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Trade tribunal ruling on drywall tariff could impact Fort McMurray rebuild

Construction workers move sheets of drywall at a building project in Calgary, Alta., Friday, Dec. 30, 2016. A decision expected later Wednesday could drive up the cost of rebuilding Fort McMurray after a wildfire swept through the northern Alberta city last spring.
Construction workers move sheets of drywall at a building project in Calgary, Alta., Friday, Dec. 30, 2016. A decision expected later Wednesday could drive up the cost of rebuilding Fort McMurray after a wildfire swept through the northern Alberta city last spring. THE CANADIAN PRESS/Jeff McIntosh

A decision expected on Wednesday could drive up the cost of rebuilding Fort McMurray after a wildfire swept through the northern Alberta city last spring.

Prices for drywall, a building material considered vital to replace 1,800 houses and dozens of other structures destroyed by the fire, have risen dramatically since Canada slapped anti-dumping duties in September on U.S.-made products imported to Western Canada.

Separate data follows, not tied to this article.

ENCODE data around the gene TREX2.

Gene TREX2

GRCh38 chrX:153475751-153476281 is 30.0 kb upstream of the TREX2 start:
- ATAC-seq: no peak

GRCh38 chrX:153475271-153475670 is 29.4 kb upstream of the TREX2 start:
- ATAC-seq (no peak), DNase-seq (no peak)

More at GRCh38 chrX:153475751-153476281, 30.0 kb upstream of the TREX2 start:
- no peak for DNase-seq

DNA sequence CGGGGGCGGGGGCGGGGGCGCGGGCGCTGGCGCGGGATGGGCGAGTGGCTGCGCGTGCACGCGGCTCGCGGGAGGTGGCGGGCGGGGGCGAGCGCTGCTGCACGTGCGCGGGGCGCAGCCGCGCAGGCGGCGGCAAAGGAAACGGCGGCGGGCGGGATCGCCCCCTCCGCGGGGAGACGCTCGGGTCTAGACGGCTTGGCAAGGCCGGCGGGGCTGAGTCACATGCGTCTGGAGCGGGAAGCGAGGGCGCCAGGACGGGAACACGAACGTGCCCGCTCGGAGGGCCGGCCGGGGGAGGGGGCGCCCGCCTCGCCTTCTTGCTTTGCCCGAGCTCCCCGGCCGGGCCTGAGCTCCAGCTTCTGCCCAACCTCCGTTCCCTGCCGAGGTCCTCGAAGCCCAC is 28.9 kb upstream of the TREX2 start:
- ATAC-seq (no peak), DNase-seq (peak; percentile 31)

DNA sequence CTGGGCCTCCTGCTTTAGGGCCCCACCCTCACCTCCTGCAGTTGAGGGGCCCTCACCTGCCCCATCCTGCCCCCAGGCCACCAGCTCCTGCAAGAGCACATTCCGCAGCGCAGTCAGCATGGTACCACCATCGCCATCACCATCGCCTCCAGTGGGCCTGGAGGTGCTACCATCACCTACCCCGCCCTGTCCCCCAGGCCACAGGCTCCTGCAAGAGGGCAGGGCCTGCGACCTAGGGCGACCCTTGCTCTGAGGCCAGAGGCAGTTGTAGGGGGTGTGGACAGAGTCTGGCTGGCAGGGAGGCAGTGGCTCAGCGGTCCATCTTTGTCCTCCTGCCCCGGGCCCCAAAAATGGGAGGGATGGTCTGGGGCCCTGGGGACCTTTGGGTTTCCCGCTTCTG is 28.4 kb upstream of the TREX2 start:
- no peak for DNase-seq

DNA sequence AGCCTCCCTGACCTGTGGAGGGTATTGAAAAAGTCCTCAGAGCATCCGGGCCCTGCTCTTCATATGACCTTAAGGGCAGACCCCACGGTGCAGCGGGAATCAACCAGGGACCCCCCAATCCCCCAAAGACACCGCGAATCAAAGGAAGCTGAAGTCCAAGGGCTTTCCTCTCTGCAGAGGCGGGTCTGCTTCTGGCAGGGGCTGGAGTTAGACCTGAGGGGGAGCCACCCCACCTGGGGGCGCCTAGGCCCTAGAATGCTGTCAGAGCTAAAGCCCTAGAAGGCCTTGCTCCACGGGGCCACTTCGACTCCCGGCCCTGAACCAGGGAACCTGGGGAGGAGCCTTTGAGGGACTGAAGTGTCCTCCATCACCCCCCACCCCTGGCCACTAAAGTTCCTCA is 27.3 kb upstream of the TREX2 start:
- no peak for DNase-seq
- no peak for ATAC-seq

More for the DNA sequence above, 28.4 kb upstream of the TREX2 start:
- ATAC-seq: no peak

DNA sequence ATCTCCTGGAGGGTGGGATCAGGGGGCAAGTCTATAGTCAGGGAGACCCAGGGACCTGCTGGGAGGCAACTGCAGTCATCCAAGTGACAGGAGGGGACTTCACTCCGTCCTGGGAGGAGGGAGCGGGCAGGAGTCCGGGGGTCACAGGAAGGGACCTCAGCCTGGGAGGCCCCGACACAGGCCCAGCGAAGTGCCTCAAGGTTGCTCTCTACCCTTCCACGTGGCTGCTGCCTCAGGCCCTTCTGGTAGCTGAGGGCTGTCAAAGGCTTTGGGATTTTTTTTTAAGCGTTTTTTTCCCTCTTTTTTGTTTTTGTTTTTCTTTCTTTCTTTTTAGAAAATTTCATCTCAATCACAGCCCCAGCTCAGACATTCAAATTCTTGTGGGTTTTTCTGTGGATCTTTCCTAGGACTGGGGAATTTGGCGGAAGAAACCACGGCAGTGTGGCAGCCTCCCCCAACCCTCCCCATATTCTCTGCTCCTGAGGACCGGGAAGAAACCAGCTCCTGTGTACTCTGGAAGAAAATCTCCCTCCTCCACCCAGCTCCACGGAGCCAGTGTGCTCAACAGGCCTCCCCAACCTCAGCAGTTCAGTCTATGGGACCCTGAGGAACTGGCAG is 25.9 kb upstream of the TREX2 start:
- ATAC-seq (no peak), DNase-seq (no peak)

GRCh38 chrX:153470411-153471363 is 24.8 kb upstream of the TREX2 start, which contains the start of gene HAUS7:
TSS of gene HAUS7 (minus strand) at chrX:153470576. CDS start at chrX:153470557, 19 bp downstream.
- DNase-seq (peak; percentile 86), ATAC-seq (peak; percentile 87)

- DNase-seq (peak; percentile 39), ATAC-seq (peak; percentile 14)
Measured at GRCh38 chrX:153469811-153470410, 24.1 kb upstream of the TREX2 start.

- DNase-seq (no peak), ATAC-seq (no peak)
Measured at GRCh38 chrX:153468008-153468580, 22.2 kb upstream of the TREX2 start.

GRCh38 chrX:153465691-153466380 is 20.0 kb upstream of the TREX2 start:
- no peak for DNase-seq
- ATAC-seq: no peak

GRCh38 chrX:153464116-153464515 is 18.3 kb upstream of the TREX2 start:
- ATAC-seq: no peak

READ MORE: Trade tribunal to rule on 276% drywall tariff affecting Western Canada consumers, builders

Claude Bureau, owner of Genroc Drywall in Fort McMurray, says he is paying wholesale suppliers about $4.60 more per four-by-12-foot sheet of drywall now compared with the price before duties were imposed.

He said he has had to raise his price including installation by $1.25 per square foot, adding about $1,750 to the cost of building a typical 1,400-square-foot house.

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READ MORE: Drywall tariff impacting southern Alberta consumers and builders 

Fort McMurray Mayor Melissa Blake is asking the federal government to fund a grant program to help property owners recover increased costs related to the drywall duties.

The Canadian International Trade Tribunal is scheduled to rule today on whether to make permanent its preliminary duties of up to 276 per cent on U.S. drywall imports into Canada for use in the four western provinces and the Yukon and Northwest Territories.

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